One of the killer features on the a7 III however is the in-body image stabilization. This allows you to shoot photos at much lower than usual shutter speeds, which is great in low light situations. It’s also a fantastic feature for shooting video and allows you to get much smoother hand-held footage. And when you combine this with the image stabilization that comes with the FE 28-70mm f/3.5-5.6 OSS lens, you can create some really impressive work.
A decent kit lens
Speaking of the kit lens … I generally don’t have many good things to say about kit lenses (the lens supplied as standard) variously comparing them to doorstops and paperweights. This lens has actually surprised me though. It is absolutely capable of producing clean, sharp images. I am going to upgrade to the FE 24-105mm f/4 G OSS lens because I need a longer focal length to shoot headshots (85mm is considered the optimal portrait focal length), and I also want to be able to shoot at f/4 right the way through the focal range.
USB charging and dual card slots
A couple of less exciting features of the a7 III that I wanted to call out are the dual card slots and the USB charging. The a7 III doesn’t actually come with a battery charger so your only option is to charge by USB. I’m fine with this as it’s a huge advantage when you’re travelling because you don’t need to worry about foreign socket types. It does take longer to charge by USB so I’ve got into the habit of plugging my a7 III in every time I get back from a shoot, no matter how short.
Dual card slots mean that you can pack two cards in the camera at once, and I like this feature for two reasons. Firstly it allows you to double your memory capacity and, in the era of 512GB cards, this means you could have a full terabyte of memory on your a7 III! That is pretty phenomenal. The second thing about dual slots is that you can basically keep a spare card in your camera at all times. It does sometimes happen that you’ll grab your camera on the way out the door and realize later that your card is in the card reader on your computer. With dual card slots and a spare card, problem solved.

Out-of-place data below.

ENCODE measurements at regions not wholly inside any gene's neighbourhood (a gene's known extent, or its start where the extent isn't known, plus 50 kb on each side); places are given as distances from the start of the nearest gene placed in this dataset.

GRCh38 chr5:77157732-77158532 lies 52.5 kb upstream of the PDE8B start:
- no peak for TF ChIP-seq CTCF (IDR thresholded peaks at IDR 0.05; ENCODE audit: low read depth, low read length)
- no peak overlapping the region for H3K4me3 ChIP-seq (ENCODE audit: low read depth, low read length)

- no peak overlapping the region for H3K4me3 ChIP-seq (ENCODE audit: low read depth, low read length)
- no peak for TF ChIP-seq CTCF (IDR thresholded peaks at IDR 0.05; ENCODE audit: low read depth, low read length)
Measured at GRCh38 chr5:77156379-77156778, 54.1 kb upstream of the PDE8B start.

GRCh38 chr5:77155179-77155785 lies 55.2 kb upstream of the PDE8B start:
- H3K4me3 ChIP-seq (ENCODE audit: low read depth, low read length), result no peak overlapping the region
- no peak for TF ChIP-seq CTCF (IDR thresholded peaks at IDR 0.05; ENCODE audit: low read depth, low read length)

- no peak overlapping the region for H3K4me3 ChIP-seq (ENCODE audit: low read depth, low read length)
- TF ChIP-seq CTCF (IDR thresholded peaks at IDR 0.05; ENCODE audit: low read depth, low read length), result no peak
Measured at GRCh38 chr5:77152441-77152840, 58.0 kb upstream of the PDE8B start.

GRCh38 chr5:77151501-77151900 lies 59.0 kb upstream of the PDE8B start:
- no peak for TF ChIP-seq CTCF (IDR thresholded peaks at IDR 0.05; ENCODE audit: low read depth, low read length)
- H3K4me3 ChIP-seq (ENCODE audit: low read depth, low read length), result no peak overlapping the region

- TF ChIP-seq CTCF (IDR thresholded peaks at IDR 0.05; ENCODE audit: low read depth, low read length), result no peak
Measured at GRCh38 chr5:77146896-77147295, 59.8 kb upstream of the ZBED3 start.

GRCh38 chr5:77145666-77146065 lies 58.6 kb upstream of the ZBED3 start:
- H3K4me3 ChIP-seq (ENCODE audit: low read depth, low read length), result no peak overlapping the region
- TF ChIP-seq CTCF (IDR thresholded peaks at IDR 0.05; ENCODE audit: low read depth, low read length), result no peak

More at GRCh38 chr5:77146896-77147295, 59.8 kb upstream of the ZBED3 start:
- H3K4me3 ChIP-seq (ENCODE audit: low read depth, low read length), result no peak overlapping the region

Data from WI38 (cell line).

In terms of image quality, I am absolutely satisfied with the a7 III. To be honest, I had few doubts about image quality since, these days, higher-end cameras are excellent across the board. Video quality is still up for debate though, as it is still a relatively new technology. The a7 III gives you a host of different settings in order to tweak your video quality, including log shooting which allows you to shoot HDR footage, even at high frame rates. This feature makes videographers very happy. What makes them a little sad is the fact that the a7 III does not have a fully-articulated flip-out screen. Vloggers, for example, really love to have a screen that can face forwards so they can check their composition and focus. You can connect the a7 III to your phone and get a live view that way, but you cannot change your focus point, which is unfortunate.
There are some drawbacks to the a7 III, including a rather underwhelming touchscreen and that much-derided Sony menu system, but overall it’s features and performance are incredibly impressive. It’s hard to get warm fuzzy feelings about this camera because it lacks a certain charm and usability, but I am nonetheless excited for the creative possibilities it offers me.
The Sony a7 III camera is available now at Best Buy Canada.